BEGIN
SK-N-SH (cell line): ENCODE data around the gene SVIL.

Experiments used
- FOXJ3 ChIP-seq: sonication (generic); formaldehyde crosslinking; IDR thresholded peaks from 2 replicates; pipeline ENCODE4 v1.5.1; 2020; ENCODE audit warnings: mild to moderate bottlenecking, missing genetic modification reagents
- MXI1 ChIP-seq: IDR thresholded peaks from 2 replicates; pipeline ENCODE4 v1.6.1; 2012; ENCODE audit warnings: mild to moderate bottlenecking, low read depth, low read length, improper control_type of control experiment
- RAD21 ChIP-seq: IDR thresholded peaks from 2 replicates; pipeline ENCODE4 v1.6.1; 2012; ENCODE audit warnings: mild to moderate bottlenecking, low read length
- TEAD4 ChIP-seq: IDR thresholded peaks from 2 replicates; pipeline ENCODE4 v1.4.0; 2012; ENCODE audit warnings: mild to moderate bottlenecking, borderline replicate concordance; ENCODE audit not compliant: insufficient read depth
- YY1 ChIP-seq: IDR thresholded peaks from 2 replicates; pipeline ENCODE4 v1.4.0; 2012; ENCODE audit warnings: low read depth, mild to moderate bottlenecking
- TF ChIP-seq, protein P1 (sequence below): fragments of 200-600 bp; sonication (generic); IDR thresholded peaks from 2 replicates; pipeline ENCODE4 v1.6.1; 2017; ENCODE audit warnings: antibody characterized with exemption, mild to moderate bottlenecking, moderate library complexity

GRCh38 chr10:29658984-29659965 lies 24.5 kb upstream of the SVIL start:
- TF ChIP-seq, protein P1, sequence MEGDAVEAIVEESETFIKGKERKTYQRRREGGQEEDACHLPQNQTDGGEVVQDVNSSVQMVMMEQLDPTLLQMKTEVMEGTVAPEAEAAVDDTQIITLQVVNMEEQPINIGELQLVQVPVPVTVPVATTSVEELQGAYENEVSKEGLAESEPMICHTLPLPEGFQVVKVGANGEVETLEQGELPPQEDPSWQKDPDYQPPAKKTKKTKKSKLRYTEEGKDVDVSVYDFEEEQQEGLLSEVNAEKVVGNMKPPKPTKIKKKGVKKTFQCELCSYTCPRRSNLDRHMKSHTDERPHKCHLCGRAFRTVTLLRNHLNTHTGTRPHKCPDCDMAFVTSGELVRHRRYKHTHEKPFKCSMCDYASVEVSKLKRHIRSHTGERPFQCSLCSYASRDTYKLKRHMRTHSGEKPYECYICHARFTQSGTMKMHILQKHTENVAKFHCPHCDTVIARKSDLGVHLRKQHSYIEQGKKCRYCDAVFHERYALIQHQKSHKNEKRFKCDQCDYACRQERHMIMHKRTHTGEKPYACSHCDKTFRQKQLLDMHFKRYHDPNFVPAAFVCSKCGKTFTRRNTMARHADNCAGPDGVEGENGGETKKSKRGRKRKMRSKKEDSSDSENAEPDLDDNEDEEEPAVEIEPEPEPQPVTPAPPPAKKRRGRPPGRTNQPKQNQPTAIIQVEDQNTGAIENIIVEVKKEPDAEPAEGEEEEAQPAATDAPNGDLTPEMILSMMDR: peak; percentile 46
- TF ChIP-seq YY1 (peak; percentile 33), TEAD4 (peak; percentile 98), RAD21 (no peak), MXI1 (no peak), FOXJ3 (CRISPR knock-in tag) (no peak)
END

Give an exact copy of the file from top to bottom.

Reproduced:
SK-N-SH (cell line): ENCODE data around the gene SVIL.

Experiments used
- FOXJ3 ChIP-seq: sonication (generic); formaldehyde crosslinking; IDR thresholded peaks from 2 replicates; pipeline ENCODE4 v1.5.1; 2020; ENCODE audit warnings: mild to moderate bottlenecking, missing genetic modification reagents
- MXI1 ChIP-seq: IDR thresholded peaks from 2 replicates; pipeline ENCODE4 v1.6.1; 2012; ENCODE audit warnings: mild to moderate bottlenecking, low read depth, low read length, improper control_type of control experiment
- RAD21 ChIP-seq: IDR thresholded peaks from 2 replicates; pipeline ENCODE4 v1.6.1; 2012; ENCODE audit warnings: mild to moderate bottlenecking, low read length
- TEAD4 ChIP-seq: IDR thresholded peaks from 2 replicates; pipeline ENCODE4 v1.4.0; 2012; ENCODE audit warnings: mild to moderate bottlenecking, borderline replicate concordance; ENCODE audit not compliant: insufficient read depth
- YY1 ChIP-seq: IDR thresholded peaks from 2 replicates; pipeline ENCODE4 v1.4.0; 2012; ENCODE audit warnings: low read depth, mild to moderate bottlenecking
- TF ChIP-seq, protein P1 (sequence below): fragments of 200-600 bp; sonication (generic); IDR thresholded peaks from 2 replicates; pipeline ENCODE4 v1.6.1; 2017; ENCODE audit warnings: antibody characterized with exemption, mild to moderate bottlenecking, moderate library complexity

GRCh38 chr10:29658984-29659965 lies 24.5 kb upstream of the SVIL start:
- TF ChIP-seq, protein P1, sequence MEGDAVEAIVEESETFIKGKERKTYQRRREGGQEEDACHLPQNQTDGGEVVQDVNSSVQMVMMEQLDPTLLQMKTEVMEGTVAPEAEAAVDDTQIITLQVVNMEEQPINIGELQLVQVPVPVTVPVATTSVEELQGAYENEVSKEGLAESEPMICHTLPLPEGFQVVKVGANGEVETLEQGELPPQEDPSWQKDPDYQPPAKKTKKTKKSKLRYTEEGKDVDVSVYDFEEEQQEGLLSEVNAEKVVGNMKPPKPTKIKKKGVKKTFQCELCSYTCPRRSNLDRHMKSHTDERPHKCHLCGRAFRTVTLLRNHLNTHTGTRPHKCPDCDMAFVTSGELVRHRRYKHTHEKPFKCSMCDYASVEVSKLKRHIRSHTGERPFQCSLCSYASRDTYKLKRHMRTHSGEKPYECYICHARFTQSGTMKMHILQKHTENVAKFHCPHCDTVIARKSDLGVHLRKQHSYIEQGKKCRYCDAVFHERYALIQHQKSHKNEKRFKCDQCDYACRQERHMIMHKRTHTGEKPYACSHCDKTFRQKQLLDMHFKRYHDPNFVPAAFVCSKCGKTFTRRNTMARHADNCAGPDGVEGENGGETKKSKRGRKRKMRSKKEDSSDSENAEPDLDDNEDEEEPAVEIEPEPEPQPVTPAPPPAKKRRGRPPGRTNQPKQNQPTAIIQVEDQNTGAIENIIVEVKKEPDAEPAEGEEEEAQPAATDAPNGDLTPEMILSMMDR: peak; percentile 46
- TF ChIP-seq YY1 (peak; percentile 33), TEAD4 (peak; percentile 98), RAD21 (no peak), MXI1 (no peak), FOXJ3 (CRISPR knock-in tag) (no peak)